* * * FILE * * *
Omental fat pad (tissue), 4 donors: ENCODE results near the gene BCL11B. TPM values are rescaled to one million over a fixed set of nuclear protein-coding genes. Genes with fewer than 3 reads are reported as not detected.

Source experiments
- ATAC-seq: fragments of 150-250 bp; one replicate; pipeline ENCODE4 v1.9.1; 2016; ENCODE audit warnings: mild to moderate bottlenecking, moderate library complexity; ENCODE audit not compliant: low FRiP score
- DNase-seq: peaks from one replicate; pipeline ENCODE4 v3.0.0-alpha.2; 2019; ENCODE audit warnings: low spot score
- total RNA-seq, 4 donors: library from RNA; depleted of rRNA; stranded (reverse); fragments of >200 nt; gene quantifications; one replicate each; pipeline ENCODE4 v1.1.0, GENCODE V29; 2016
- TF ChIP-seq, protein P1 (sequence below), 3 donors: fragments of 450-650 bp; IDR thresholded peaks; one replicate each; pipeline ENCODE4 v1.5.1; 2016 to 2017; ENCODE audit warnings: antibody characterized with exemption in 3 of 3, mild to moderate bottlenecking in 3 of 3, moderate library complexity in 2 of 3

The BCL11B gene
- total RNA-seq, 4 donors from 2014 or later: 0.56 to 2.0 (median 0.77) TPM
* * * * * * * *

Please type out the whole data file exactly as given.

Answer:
Omental fat pad (tissue), 4 donors: ENCODE results near the gene BCL11B. TPM values are rescaled to one million over a fixed set of nuclear protein-coding genes. Genes with fewer than 3 reads are reported as not detected.

Source experiments
- ATAC-seq: fragments of 150-250 bp; one replicate; pipeline ENCODE4 v1.9.1; 2016; ENCODE audit warnings: mild to moderate bottlenecking, moderate library complexity; ENCODE audit not compliant: low FRiP score
- DNase-seq: peaks from one replicate; pipeline ENCODE4 v3.0.0-alpha.2; 2019; ENCODE audit warnings: low spot score
- total RNA-seq, 4 donors: library from RNA; depleted of rRNA; stranded (reverse); fragments of >200 nt; gene quantifications; one replicate each; pipeline ENCODE4 v1.1.0, GENCODE V29; 2016
- TF ChIP-seq, protein P1 (sequence below), 3 donors: fragments of 450-650 bp; IDR thresholded peaks; one replicate each; pipeline ENCODE4 v1.5.1; 2016 to 2017; ENCODE audit warnings: antibody characterized with exemption in 3 of 3, mild to moderate bottlenecking in 3 of 3, moderate library complexity in 2 of 3

The BCL11B gene
- total RNA-seq, 4 donors from 2014 or later: 0.56 to 2.0 (median 0.77) TPM